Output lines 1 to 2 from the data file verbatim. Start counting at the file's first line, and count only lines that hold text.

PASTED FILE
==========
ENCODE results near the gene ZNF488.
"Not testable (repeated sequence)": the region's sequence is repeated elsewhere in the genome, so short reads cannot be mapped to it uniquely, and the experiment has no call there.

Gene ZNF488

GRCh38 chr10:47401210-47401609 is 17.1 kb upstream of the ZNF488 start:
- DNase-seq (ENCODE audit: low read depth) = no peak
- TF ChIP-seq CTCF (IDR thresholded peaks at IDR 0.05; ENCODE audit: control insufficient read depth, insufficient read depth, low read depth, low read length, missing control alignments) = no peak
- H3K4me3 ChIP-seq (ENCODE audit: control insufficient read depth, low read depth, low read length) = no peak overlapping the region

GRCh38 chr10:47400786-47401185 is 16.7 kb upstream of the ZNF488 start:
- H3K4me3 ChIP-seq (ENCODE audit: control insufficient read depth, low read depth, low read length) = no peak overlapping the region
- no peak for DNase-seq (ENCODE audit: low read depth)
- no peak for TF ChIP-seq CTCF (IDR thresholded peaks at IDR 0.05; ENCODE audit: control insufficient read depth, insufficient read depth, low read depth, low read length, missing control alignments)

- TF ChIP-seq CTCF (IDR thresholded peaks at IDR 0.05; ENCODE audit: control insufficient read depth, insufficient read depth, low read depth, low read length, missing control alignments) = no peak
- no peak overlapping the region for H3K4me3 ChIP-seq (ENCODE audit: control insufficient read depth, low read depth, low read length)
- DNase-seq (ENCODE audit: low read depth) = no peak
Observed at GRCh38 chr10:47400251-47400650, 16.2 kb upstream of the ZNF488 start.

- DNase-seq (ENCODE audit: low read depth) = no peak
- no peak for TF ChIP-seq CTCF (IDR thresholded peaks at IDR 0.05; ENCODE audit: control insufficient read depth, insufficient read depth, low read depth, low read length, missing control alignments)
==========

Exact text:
ENCODE results near the gene ZNF488.
"Not testable (repeated sequence)": the region's sequence is repeated elsewhere in the genome, so short reads cannot be mapped to it uniquely, and the experiment has no call there.